About Long Term Care

Placement in Long Term Care - Where to start

  1. Family Physician A visit to the family physician may be a good place to start. He or she can help determine the best care environment based on the person's care needs. 
  2. Local Health Integration Network (LHIN) (formerly CCAC) To find out about the community services and long term care homes in your area, the place to begin is with your local Local Health Integration Network (LHIN) formerly known as Community Care Access Centre (CCAC). Each LHIN region has an office to support the local residents.  Our region includes Waterloo region and Wellington County, including Guelph. 

    The LHIN arrange for health and personal support services to be provided in peoples' homes and determine eligibility and arrange admissions to long term care homes. The LHIN also provides information and referrals to other community services including supportive housing, meals-on-wheels, friendly visiting, transportation services, adult day programs and caregiver respite programs.

    LHIN staff are trained to assess each individual's requirements and determine the eligibility of persons to receive assistance for the services that CCACs can offer.

    LHIN staff also assists with admission application to a Long Term Care Home; when help in the community is no longer adequate, care in a long term care home is usually the next step.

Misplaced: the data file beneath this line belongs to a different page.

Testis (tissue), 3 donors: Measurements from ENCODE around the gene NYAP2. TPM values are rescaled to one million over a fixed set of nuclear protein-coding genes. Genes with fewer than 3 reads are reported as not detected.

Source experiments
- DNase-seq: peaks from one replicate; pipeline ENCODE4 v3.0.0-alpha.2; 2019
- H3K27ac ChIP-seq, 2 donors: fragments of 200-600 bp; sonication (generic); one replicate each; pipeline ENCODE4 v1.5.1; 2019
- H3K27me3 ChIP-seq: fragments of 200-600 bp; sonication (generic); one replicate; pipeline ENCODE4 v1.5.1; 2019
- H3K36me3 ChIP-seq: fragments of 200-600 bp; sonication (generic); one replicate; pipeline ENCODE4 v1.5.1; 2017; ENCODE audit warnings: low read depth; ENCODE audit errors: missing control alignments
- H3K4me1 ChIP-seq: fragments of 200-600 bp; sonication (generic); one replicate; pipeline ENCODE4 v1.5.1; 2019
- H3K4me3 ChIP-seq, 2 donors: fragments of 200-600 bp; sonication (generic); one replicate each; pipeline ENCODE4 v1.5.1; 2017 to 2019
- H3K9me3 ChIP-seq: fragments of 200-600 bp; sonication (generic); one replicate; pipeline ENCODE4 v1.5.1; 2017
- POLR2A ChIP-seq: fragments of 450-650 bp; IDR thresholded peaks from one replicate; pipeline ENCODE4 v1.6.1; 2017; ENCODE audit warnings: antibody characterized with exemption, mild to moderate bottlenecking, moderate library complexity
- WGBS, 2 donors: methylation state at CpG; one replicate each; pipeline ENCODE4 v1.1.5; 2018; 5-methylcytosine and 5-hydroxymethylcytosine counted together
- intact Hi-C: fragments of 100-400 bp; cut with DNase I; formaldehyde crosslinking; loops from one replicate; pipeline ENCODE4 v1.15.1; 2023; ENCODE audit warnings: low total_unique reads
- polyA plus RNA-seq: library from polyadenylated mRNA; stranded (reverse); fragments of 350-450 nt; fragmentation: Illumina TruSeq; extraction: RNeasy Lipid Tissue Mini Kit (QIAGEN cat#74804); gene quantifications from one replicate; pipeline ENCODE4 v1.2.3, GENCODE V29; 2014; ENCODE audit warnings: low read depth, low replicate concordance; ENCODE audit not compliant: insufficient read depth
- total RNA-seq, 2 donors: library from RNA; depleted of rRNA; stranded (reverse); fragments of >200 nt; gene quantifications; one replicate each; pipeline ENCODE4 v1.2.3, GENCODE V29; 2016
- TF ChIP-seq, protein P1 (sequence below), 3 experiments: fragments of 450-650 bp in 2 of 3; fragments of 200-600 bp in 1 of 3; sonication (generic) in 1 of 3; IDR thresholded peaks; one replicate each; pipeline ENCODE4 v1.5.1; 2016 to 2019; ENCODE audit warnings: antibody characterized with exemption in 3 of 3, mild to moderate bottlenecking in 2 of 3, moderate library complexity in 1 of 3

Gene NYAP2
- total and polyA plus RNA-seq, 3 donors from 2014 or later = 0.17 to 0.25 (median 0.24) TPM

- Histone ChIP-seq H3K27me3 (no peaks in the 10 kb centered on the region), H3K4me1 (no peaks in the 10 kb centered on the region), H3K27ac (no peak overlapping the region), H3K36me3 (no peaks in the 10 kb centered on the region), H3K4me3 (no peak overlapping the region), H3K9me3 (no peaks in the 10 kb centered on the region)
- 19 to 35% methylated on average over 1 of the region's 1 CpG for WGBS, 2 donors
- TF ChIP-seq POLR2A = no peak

Visit LHIN Website
Long Term Care Admission Checklist

List of questions to consider when visiting homes:

  • What group governs the home? Is it operated on a not-for-profit or for-profit basis? What is its Mission Statement? 
  • Is it convenient for family and friends to visit? 
  • Is there a welcoming atmosphere when I enter the building? 
  • Do residents appear well groomed and appropriately dressed? 
  • How do I see staff reacting toward residents and amongst themselves? Do they appear to know residents' names? 
  • Is the home clean? Is it free of offensive odours? 
  • Are resident rooms well appointed? Is furniture in good repair? Is a call bell - or some communication device or system - within easy reach? What personal belongings may the resident bring? 
  • Is there privacy in the resident's room? Are areas provided in the home for private visits with residents? 
  • Visit during a meal time. Check the menus and the choices provided. Is the dining area clean and inviting? Do the meals look appetizing? Are special diets provided? Is a dietitian involved with meal planning and assessment of residents? Are family members or friends able to have an occasional meal with the resident? 
  • Is there a special secured area for the safety of residents who might wander away? Is there special programming provided in that area? Are those residents included in activities with the rest of the residents? 
  • How is the community involved with the home? Is there an Auxiliary and/or volunteer group? 
  • Are there any restrictions about visiting? 
  • What activities are provided for the residents? Are there provisions for services to improve mobility rehabilitation? Are there activities away from the home in which the residents may participate? 
  • Is there at least one Registered Nurse on duty at all times? What other staff are employed in the home? 
  • Who are physicians attending the home? How often do they visit? 
  • Are safe outdoor areas easily available to residents?

 

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Source: Ontario Association of Non-Profit Homes and Services for Seniors 

 

 

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